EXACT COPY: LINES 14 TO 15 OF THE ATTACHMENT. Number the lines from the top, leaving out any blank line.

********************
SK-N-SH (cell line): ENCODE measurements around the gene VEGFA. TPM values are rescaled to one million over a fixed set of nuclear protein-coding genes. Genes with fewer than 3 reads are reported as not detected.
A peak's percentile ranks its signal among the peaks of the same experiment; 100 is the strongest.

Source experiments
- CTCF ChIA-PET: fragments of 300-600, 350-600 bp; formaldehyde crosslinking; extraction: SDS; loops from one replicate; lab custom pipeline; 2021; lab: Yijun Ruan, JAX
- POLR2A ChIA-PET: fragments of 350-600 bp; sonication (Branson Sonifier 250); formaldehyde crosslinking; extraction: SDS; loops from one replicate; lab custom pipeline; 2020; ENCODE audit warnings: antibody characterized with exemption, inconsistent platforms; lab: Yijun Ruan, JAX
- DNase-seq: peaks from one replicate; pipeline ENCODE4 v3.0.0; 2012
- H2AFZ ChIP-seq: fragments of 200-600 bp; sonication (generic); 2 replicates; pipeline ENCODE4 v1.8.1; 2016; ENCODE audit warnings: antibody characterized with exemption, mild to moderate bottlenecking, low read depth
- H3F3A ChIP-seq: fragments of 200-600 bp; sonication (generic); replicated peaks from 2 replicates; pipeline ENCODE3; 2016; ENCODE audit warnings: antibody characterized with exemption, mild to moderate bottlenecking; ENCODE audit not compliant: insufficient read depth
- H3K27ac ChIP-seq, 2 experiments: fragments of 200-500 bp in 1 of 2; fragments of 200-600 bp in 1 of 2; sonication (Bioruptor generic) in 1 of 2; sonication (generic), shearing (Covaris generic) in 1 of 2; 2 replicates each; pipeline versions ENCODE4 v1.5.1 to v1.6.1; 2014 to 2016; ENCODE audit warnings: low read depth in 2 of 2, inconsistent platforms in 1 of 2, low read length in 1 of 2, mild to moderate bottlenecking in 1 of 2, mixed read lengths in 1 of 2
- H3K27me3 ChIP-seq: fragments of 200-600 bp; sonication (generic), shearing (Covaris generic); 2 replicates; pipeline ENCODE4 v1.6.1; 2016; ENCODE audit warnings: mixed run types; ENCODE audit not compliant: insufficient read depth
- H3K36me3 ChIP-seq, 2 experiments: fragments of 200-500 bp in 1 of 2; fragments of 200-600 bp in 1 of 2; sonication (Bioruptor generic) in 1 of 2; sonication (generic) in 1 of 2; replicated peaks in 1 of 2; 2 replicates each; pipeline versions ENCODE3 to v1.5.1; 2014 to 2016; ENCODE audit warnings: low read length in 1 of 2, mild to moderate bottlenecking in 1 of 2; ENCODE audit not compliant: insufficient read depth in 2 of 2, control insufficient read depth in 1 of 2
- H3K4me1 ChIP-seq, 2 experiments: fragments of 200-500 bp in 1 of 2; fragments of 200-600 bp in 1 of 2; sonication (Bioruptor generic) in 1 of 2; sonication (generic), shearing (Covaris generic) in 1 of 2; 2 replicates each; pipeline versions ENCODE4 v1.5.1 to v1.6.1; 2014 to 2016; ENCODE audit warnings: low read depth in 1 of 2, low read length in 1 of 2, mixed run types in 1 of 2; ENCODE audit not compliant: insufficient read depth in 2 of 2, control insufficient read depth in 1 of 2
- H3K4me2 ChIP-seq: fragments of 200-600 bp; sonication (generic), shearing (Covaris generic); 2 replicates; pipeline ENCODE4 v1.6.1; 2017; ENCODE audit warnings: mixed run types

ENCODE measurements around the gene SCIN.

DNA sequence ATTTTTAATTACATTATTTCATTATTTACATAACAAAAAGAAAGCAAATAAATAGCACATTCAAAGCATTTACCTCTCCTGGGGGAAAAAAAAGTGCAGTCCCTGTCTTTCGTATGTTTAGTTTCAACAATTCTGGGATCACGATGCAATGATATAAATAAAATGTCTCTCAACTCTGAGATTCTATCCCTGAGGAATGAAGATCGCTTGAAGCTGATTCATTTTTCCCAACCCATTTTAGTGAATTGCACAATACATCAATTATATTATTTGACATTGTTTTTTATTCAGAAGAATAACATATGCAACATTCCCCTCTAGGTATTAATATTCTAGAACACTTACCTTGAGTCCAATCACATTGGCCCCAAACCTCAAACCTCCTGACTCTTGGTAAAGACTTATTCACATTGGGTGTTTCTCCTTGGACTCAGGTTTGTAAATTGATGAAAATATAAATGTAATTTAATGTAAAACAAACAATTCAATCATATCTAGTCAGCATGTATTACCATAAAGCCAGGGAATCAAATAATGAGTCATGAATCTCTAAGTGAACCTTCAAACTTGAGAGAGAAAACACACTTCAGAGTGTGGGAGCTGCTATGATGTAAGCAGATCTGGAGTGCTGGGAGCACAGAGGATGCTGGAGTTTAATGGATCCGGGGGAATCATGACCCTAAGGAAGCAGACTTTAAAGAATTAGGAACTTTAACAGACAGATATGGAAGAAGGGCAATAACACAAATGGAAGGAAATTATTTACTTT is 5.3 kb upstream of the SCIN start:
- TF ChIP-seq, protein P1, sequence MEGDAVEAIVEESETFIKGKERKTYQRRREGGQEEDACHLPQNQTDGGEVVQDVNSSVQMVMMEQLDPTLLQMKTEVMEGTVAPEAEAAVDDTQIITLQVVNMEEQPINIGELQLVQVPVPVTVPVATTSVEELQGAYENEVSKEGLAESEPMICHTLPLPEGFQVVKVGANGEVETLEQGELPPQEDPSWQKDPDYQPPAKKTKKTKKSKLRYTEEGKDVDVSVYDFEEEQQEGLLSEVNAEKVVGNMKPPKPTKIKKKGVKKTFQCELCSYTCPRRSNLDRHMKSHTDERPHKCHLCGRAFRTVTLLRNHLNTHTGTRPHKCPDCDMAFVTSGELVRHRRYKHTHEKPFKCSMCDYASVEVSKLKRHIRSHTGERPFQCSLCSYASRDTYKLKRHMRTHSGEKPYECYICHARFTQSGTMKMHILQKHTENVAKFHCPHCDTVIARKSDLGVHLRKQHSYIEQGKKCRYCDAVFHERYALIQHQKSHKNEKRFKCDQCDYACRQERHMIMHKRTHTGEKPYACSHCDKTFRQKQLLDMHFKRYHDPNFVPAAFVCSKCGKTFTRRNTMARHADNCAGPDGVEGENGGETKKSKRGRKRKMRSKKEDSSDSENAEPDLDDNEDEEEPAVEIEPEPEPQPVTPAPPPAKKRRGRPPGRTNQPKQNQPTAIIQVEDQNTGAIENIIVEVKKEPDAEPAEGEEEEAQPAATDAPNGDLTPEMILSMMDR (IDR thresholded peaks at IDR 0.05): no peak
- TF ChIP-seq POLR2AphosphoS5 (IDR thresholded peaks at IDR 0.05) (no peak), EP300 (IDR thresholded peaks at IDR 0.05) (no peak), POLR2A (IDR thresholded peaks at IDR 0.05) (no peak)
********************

ENCODE measurements around the gene SCIN.

DNA sequence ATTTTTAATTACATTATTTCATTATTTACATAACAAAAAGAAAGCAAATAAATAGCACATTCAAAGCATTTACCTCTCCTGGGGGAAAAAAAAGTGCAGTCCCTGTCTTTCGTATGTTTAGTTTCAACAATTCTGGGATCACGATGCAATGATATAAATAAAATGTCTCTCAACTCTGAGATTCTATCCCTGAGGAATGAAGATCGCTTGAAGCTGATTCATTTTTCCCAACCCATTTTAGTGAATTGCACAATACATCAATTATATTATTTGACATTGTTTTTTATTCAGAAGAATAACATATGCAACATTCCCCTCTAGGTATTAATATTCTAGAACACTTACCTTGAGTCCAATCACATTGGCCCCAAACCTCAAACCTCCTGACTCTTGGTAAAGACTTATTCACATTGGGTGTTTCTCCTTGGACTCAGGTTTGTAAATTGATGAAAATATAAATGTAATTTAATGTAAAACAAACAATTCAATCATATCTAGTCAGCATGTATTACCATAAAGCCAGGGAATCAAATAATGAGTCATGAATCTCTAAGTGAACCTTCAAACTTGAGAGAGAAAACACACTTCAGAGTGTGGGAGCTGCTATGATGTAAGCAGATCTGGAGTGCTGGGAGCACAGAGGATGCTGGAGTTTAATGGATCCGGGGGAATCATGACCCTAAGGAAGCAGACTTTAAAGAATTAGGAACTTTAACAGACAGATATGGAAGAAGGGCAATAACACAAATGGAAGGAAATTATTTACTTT is 5.3 kb upstream of the SCIN start: